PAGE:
Rt. 57 Dance Barn

The Rt. 37 Dance Barn is in a former church north of Marion.


It had been officially closed for more than a decade when a July 3 fire destroyed the ancient skeleton of Fred's Dance Barn on the outskirts of Carterville.

The huge oak dance floor was a place local country music fans had been congregating with Southern Illinois University Carbondale students for years. Like the Armadillo World Headquarters in Austin, it's where cowboys and hippies set differences aside and danced the night away.

Fred's was actually a spin-off of the Southern Illinois Dance Barn, located at the southern end of the Crab Orchard Wildlife Refuge, the current site of the Grassy General Store.

Legendary local singer Hank Wright of Herrin and his popular band were the driving force at the SI Dance Barn. He was famous as the morning voice on WJPF radio, where he would give the weather report for local farmers and read national news, before performing live on the radio every day.

Wright was a big local star and had an open invitation to perform on the Grand Ole Opry in Nashville and would frequently appear as a guest disc jockey on world famous WSM. He was a close friend of Ray Price and incorporated Price's music into his concert appearances.

At the tender age of 46, Wright died unexpectedly in 1970. Although it held on a little bit longer, traditional country music seems to be nearly dead now, too.

However, an era that seemed to be lost forever has been preserved with the recent opening of the Rt. 37 Dance Barn. Located a couple miles north of Marion in Spillertown, the former church building has a newly installed dance floor, seemingly as spacious as White City a century ago.

“It's a great venue that is fun to play,” says veteran fiddler Dennis Stoughmatt of Albion. His band, Swing 'n' Country, has appeared at the dance hall twice and will return at 6 p.m. on Jan. 6.

Stroughmatt is in Louisiana this week. He is in high demand as a Cajun fiddler and appears regularly on cable television's RFD TV.

“It's kinda funny, after a show runs on RFD TV, my social media activity will spike. I will get friend requests on Facebook from people 1,000 miles away and I've never left home,” he says.

Stroughmatt says the appeal of the Dance Barn is that the musical preference of the clientele and band are in perfect harmony.

“I love finding that niche of people that likes the exact same music as me,” he says. “We are gonna show up and play a bunch of Ray Price, Merle Haggard, Buck Owens and Tony Booth music. Real good honky-tonk music. And the folks there love it.”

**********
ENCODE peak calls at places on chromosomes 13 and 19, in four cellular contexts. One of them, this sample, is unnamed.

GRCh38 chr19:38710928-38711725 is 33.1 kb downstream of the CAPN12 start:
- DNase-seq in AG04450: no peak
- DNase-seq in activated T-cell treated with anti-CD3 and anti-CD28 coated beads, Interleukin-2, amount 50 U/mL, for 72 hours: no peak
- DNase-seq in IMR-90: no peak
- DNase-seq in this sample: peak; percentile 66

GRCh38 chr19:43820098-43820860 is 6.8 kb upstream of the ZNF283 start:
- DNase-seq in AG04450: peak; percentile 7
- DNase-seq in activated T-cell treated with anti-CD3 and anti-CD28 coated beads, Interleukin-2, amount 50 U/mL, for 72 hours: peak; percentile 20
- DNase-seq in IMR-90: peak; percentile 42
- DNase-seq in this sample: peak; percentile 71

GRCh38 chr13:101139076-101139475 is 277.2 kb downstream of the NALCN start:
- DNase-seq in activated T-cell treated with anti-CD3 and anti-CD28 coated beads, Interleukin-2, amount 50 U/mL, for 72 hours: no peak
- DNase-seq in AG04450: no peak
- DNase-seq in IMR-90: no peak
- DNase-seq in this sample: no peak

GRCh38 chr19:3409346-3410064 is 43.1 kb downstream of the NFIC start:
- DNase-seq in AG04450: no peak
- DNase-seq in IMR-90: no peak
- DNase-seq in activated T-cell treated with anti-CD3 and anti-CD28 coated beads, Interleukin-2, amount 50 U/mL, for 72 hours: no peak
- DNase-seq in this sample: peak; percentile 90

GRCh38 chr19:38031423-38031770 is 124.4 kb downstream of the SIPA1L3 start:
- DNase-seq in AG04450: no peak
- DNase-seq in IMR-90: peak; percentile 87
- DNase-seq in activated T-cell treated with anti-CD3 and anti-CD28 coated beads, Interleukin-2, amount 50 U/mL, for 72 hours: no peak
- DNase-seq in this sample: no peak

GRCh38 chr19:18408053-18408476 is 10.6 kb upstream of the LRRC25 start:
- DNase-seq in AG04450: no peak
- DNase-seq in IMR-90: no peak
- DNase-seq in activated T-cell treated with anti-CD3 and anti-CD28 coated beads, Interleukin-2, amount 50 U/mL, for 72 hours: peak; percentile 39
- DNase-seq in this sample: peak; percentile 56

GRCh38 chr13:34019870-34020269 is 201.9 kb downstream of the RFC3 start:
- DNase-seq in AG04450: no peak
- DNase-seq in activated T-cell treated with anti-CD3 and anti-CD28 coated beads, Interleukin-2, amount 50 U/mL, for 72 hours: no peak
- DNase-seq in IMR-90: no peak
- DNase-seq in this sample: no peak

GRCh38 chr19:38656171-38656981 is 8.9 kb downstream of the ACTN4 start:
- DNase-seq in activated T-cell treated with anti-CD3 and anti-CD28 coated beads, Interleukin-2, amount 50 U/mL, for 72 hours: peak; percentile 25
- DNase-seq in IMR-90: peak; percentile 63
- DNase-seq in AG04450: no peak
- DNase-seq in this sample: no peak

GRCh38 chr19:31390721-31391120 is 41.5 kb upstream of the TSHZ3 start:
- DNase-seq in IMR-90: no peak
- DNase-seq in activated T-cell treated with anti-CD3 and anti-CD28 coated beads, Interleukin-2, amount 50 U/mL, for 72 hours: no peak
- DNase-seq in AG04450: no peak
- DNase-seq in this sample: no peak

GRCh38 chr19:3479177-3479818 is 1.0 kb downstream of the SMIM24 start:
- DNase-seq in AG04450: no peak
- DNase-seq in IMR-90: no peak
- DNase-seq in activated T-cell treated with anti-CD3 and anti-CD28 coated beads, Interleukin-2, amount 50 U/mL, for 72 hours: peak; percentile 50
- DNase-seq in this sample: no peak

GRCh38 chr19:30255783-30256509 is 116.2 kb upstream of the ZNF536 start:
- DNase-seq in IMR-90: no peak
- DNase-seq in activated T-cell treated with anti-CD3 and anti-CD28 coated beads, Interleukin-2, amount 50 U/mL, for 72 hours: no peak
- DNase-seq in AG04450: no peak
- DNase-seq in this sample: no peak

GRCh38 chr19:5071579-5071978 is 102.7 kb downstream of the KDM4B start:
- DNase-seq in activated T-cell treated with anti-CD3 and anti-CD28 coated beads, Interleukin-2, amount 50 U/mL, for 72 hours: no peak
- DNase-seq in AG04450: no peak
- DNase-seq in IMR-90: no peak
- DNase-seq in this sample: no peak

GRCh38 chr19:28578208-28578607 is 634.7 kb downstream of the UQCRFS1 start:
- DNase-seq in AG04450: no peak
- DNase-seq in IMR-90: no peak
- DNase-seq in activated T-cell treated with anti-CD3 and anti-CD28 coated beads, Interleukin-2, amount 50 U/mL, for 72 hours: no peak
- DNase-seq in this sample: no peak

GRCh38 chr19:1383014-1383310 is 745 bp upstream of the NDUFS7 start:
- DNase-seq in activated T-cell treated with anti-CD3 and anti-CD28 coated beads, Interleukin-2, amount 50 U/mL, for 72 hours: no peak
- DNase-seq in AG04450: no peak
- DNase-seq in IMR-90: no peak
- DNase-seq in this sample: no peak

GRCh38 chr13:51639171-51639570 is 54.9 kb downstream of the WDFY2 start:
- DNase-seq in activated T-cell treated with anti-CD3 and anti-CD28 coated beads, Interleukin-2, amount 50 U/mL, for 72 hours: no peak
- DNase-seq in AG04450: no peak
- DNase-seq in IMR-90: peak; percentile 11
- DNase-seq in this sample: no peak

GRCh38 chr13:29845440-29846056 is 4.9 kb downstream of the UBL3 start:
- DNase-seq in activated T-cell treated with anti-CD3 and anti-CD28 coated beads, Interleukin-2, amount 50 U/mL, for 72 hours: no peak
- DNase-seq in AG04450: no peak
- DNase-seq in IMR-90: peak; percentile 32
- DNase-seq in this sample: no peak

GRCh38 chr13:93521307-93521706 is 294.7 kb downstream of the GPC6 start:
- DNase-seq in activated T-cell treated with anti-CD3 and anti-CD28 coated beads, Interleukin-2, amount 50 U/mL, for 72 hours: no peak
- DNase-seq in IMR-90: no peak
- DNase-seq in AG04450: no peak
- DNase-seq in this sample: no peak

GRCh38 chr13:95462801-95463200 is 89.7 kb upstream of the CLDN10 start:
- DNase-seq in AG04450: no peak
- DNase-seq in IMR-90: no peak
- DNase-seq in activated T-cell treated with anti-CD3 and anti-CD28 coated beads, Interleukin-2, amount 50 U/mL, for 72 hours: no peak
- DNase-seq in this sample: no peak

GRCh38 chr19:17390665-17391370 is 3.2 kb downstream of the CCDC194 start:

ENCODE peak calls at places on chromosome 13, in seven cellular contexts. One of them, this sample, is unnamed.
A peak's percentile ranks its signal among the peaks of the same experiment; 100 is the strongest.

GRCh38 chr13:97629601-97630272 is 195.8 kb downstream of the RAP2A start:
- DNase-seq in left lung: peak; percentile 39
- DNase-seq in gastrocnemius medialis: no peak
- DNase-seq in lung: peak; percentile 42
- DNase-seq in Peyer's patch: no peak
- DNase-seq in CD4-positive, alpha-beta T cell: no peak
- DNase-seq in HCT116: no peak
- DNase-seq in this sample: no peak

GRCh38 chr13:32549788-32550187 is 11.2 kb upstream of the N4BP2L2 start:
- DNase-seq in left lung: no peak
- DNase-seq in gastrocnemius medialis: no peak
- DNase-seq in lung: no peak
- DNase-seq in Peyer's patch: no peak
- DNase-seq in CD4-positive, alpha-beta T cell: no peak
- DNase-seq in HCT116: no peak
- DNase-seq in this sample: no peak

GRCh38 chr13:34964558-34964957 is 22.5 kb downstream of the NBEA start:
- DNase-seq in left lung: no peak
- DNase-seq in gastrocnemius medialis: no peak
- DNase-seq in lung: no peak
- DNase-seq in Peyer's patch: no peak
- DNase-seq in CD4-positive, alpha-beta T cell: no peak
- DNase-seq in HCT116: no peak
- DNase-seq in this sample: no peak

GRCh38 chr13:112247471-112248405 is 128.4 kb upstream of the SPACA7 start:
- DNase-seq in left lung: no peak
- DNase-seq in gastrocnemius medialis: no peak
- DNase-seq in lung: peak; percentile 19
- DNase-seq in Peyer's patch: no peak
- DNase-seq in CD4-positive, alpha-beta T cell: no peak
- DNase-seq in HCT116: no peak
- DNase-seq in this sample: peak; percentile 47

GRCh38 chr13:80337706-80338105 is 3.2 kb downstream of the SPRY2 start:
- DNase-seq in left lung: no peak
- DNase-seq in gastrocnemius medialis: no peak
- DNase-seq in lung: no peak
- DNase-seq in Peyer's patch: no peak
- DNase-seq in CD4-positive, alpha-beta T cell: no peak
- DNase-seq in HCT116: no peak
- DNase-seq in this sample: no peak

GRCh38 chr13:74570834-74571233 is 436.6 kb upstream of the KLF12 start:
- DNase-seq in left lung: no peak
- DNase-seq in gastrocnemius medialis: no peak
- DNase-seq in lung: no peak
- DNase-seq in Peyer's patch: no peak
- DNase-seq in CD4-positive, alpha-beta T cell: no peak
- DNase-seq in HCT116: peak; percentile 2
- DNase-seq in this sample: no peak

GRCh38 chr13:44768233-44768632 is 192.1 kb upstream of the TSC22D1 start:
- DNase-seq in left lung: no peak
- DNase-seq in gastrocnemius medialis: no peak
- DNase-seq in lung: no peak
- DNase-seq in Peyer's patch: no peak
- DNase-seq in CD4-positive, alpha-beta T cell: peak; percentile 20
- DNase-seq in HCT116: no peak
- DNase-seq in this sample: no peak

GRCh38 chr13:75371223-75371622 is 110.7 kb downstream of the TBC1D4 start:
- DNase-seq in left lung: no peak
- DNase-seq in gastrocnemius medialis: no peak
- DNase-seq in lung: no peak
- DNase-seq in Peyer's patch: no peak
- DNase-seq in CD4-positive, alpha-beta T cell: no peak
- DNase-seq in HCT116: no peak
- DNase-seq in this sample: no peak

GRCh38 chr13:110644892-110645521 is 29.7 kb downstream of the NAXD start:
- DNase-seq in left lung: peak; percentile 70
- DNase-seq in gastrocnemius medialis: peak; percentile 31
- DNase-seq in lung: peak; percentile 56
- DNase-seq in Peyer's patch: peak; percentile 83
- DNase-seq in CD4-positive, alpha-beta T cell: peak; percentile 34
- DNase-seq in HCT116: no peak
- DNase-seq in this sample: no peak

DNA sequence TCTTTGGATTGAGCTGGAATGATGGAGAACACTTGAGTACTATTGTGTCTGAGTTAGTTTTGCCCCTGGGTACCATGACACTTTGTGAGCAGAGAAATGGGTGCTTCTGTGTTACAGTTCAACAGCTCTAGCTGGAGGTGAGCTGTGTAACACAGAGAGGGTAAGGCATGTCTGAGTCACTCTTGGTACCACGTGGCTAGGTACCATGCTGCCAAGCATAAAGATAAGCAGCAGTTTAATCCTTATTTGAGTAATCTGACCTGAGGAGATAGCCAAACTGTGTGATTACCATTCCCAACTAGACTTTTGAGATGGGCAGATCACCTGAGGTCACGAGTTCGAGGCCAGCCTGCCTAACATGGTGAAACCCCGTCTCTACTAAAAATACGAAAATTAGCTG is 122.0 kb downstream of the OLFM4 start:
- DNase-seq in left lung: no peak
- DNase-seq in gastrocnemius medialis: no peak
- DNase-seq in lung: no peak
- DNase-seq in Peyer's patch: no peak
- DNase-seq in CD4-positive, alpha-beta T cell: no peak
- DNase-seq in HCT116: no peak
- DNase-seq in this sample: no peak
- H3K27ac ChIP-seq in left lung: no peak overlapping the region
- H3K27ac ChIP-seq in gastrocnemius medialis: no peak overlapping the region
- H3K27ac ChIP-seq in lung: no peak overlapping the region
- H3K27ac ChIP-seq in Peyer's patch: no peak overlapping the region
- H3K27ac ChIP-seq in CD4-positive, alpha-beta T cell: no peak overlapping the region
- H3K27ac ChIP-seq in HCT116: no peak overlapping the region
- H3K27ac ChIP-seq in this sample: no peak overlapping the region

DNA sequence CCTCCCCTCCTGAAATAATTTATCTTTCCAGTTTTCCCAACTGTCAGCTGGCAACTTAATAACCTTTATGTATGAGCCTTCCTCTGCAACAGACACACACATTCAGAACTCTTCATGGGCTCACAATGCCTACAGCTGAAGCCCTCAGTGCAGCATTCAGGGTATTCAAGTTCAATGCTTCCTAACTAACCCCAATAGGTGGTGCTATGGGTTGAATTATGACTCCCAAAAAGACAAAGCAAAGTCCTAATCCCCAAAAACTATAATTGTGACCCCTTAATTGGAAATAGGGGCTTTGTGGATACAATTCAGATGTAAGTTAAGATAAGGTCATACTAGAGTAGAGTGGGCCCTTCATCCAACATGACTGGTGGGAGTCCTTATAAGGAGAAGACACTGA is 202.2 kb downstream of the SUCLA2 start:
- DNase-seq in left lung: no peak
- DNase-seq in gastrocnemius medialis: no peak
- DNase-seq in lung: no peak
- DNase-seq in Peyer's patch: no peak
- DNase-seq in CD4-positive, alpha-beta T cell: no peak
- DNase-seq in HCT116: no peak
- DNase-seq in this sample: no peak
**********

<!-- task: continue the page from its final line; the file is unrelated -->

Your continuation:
Stroughmatt is a member of the National Oldtime Fiddlers Hall of Fame.

The Rt. 37 Dance Barn in the brainchild of Ray Saponka. He was hunting for a location where old-fashioned values could be implemented at a venue that caters specially to senior citizens.

“Somebody has to look out for the old folks. This give us something to do a couple days a week. Everyone loves music and dancing,” Saponka says. “We offer a very clean establishment. There is no smoking and no alcohol.”

Saponka says on some nights, the youngest customer in the building may be 60 years old and the oldest will be over 100.

“Something else that sets us apart from the rest is that we open each program with a prayer and the Pledge of Allegiance,” Saponka says. “We lost some customers because of it, but that's OK.”

The house band at the dance barn is Linda Kay & The Rusty Gate Band. They will be performing at the club for a special New Year's Eve Dance. Advance tickets are $20 for individuals or $35 per couple. Food will be served beginning at 7 p.m.

For more information or to make reservations, call 618-384-7322.

“Linda Kay is my wife and she is a great singer,” Saponka says. “When we first met, she had been singing gospel music in the Marion area for a long time. After we got married, she converted to singing country music.”

The band Hoot and Holler will play the Rt. 37 Dance Barn at 6 p.m. Saturday. Admission is $5.

“We have a crowd of regulars that bring a covered dish. So for five bucks, you get your belly full and three hours of live entertainment. It's a great deal,” Saponka says. “We are not trying to get rich. We invested over $10,000 in the dance floor and a few other things. We will probably never make our money back. Each week we just want to pay our overhead and have a great time. Everything else is gravy.”


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